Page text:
Background: Sixty-three consecutive patients
with recurrent traumatic anterior shoulder instability underwent operative
repair. The decision to select either arthroscopic Bankart repair
or open capsular shift was based on the findings of an examination
under anesthesia and the findings at the time of arthroscopy. Thirty-nine
patients with only anterior translation on examination under anesthesia
and a discrete Bankart lesion underwent arthroscopic Bankart repair
with use of absorbable transfixing implants. Twenty-four patients
with inferior translation in addition to anterior translation on
examination under anesthesia and capsular laxity or injury on arthroscopy
underwent an open capsular shift.
Methods: Treatment outcomes for each group were
determined according to the scoring systems of Rowe et al., the
American Shoulder and Elbow Surgeons, and the Short Form-36. Failure
was defined as recurrence of dislocation or subluxation or the finding
of apprehension. Fifty-nine (94 percent) of the sixty-three patients
were examined and filled out a questionnaire at a mean of fifty-four
months (range, twenty-seven to seventy-two months) following surgery.
Results: There were no significant differences
between the two groups with regard to the prevalence of failure or
any of the other measured parameters of outcome. An unsatisfactory
outcome occurred after nine (24 percent) of thirty-seven arthroscopic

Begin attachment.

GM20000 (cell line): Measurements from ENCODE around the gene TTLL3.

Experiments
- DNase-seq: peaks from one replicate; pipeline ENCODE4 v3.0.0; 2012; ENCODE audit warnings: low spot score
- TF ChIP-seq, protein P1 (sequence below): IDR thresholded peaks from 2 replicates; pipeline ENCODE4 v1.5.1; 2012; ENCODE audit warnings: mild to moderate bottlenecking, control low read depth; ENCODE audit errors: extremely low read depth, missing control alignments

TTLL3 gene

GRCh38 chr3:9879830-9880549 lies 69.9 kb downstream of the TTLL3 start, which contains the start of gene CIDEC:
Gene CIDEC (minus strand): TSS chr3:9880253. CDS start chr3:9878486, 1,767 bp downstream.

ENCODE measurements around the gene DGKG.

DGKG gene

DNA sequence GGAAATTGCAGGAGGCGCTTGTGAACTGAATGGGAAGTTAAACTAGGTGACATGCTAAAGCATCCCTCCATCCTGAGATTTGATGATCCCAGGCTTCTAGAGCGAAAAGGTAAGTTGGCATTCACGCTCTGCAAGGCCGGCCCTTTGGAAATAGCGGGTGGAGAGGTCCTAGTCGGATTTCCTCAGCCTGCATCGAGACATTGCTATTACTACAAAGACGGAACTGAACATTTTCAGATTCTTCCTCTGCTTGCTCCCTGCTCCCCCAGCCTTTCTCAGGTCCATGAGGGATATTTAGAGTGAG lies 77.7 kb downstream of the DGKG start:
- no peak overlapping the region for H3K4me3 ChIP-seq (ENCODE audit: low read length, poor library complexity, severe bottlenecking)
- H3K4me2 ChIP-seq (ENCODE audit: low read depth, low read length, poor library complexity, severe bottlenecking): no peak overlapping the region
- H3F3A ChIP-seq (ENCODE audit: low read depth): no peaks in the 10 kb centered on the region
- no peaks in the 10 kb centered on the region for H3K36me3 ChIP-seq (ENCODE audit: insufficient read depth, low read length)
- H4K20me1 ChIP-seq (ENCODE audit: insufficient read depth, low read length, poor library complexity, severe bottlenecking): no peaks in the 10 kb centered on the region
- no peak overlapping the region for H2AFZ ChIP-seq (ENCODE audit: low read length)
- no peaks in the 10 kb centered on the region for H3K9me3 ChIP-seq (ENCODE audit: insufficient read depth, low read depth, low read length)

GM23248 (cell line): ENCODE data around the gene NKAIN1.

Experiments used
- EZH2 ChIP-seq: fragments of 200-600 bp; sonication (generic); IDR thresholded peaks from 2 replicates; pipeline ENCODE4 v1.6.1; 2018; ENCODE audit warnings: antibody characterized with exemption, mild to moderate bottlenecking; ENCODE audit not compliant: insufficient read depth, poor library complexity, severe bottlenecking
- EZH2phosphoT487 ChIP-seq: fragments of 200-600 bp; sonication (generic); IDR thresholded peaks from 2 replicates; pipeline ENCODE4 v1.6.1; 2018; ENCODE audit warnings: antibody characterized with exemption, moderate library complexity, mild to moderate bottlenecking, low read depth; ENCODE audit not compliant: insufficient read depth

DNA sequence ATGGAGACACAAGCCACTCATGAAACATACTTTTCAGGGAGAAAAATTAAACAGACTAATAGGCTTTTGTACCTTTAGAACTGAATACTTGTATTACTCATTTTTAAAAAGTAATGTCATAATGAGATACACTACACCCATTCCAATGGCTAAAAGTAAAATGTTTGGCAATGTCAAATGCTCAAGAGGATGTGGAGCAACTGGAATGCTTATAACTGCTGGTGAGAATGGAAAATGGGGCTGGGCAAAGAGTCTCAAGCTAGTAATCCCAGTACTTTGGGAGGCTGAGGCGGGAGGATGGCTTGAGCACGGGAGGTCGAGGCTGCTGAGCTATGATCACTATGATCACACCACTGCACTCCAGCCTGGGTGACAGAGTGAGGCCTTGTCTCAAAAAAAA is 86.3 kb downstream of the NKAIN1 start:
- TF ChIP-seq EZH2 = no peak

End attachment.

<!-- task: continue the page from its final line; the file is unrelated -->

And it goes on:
repairs and after four (18 percent) of twenty-two open reconstructions.
All cases of recurrent instability resulted from a reinjury in a
contact sport or a fall less than two years postoperatively. The treatment
groups did not differ with regard to patient age, hand dominance,
mechanism of initial injury, duration of follow-up, or delay until
surgery. Measured losses of motion were minimal and, with the exception
of forward elevation, slightly more of which was lost after the
open capsular shifts (p = 0.05), did not differ between the two
forms of treatment. Approximately 75 percent of the patients in
each group returned to their favorite recreational sports with no
or mild limitations. As rated by the patients, the result was good or
excellent after thirty-one (84 percent) of the arthroscopic procedures
and after twenty (91 percent) of the open procedures.
Conclusions: Arthroscopic and open repair techniques
for the treatment of recurrent traumatic shoulder instability yield
comparable results if the procedure is selected on the basis of
the pathological findings at the time of surgery.